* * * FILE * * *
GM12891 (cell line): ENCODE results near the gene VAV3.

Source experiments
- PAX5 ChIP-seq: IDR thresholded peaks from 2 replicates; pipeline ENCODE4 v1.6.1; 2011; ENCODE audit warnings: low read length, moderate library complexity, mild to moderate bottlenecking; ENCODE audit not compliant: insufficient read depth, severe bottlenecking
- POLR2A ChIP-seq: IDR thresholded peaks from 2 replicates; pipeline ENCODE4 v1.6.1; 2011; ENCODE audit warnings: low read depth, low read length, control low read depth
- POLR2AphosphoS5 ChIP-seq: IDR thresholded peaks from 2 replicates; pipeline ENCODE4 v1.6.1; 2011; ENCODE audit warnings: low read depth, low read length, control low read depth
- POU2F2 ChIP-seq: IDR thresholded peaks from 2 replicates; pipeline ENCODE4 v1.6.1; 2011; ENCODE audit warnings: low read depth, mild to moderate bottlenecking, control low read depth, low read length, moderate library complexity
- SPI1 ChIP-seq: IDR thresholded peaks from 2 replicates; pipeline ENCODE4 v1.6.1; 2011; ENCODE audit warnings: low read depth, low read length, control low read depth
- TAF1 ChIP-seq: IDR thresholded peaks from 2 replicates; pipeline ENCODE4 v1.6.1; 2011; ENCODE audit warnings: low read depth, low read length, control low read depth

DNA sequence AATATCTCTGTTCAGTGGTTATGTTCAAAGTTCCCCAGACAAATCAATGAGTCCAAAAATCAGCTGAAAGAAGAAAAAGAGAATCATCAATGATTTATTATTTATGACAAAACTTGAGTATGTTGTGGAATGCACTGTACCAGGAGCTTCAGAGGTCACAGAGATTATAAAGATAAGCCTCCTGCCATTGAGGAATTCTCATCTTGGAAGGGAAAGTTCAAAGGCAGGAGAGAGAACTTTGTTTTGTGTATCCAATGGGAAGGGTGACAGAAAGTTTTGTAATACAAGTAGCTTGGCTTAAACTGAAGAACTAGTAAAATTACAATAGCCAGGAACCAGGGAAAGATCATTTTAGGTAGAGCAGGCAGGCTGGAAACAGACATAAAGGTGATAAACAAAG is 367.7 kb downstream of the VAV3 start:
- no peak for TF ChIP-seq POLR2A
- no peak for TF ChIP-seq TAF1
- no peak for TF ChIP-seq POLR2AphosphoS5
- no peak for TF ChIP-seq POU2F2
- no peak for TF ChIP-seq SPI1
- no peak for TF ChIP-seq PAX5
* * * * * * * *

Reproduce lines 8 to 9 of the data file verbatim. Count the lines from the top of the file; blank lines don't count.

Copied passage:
- TAF1 ChIP-seq: IDR thresholded peaks from 2 replicates; pipeline ENCODE4 v1.6.1; 2011; ENCODE audit warnings: low read depth, low read length, control low read depth

DNA sequence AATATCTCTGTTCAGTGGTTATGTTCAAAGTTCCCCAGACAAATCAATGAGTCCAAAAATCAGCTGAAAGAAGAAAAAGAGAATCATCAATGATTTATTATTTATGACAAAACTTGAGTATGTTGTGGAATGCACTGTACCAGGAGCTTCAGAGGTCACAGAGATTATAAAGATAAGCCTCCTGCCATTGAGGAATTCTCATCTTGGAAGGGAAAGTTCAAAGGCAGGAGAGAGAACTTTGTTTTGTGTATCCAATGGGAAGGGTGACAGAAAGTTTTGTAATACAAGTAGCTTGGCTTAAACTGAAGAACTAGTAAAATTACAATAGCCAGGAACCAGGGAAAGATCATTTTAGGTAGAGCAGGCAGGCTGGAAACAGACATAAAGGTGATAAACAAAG is 367.7 kb downstream of the VAV3 start: